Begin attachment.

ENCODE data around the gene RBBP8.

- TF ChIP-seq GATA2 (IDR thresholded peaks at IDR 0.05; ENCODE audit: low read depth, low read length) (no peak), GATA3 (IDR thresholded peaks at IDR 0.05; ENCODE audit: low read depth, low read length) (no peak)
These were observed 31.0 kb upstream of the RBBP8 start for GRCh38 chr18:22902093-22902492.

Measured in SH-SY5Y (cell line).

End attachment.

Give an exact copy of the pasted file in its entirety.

ENCODE data around the gene RBBP8.

- TF ChIP-seq GATA2 (IDR thresholded peaks at IDR 0.05; ENCODE audit: low read depth, low read length) (no peak), GATA3 (IDR thresholded peaks at IDR 0.05; ENCODE audit: low read depth, low read length) (no peak)
These were observed 31.0 kb upstream of the RBBP8 start for GRCh38 chr18:22902093-22902492.

Measured in SH-SY5Y (cell line).